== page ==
Record Display for the EPA National Library Catalog


OLS Field Name OLS Field Data
Main Title Network Design Factors for Assessing Temporal Variability in Ground-Water Quality.
Author Barcelona, M. J. ; Lettenmaier, D. P. ; Schock, M. R. ;
CORP Author Illinois State Water Survey Div., Champaign. Aquatic Chemistry Section. ;Washington Univ., Seattle. Dept. of Civil Engineering.;Environmental Monitoring Systems Lab., Las Vegas, NV.
Publisher c1989
Year Published 1989
Report Number EPA-R-812165; EPA/600/J-89/022;
Stock Number PB89-236434
Additional Subjects Ground water ; Water quality ; Waste disposal ; Sites ; Assessments ; Experimental design ; Ions ; Nutrients ; Seasonal variations ; Design criteria ; Quality assurance ; Quality control ; Sources ; Time series analysis ; Reprints ; Water pollution sampling ; Temporal distribution ; Water pollution detection ; Environmental transport
Internet Access
Description Access URL
Library Call Number Additional Info Location Last
NTIS  PB89-236434 Most EPA libraries have a fiche copy filed under the call number shown. Check with individual libraries about paper copy. 12/18/1989
Collation 33p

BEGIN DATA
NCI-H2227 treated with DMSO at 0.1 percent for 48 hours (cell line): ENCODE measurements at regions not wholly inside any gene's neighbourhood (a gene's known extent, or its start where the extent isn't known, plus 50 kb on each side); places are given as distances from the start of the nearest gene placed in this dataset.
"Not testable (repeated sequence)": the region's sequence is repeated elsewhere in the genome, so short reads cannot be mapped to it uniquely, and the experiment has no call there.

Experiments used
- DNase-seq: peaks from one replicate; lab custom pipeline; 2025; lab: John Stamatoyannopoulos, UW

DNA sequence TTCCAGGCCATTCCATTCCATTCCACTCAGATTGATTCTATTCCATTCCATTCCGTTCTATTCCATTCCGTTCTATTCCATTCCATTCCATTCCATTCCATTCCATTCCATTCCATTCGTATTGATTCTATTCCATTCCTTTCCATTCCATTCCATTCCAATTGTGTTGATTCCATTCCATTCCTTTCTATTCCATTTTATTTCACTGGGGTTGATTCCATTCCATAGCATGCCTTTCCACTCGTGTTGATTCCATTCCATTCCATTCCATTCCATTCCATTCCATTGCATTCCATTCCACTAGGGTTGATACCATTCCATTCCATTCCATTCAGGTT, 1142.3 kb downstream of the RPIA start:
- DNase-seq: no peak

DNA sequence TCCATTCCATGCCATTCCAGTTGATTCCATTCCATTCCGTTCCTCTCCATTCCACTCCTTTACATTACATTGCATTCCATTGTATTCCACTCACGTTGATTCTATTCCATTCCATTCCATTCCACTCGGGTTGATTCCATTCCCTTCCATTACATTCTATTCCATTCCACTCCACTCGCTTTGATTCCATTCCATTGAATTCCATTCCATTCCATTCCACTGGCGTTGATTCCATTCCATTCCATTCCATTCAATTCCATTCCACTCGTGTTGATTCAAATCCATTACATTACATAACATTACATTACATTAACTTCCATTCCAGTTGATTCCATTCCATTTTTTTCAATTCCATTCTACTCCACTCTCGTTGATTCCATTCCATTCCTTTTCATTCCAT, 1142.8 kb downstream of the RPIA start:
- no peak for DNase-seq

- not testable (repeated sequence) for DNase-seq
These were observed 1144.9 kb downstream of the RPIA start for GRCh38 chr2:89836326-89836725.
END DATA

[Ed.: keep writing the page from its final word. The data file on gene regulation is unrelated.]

Benchmark major ions and nutrients data were collected biweekly for about two years at 12 wells at two sites in a shallow sand and gravel aquifer in west-central Illinois. The purpose of the study was to explore the time series properties of ground water quality data collected at a relatively high sampling frequency. A secondary purpose was to determine the relative magnitudes of natural and sampling-related sources of variance in ground-water quality time series. The absence of this kind of information has severely hindered the design of ground-water sampling programs in the past. Results suggest that, for the wells sampled, sampling frequencies much higher than monthly can result in considerable loss of information, and may not be cost effective. Care was taken in the design of the field and laboratory sampling protocol to minimize the effects of measurement error. The data analysis confirmed that this goal was accomplished. In most cases considerably less than five percent of the total variability could be attributed to sampling and analytical error. Because of the relatively short duration of the study (42 biweekly sampling occasions at most wells) it was not possible to identify the magnitude of seasonal variations reliably. (Copyright (c) 1989 Kluwer Academic Publishers.)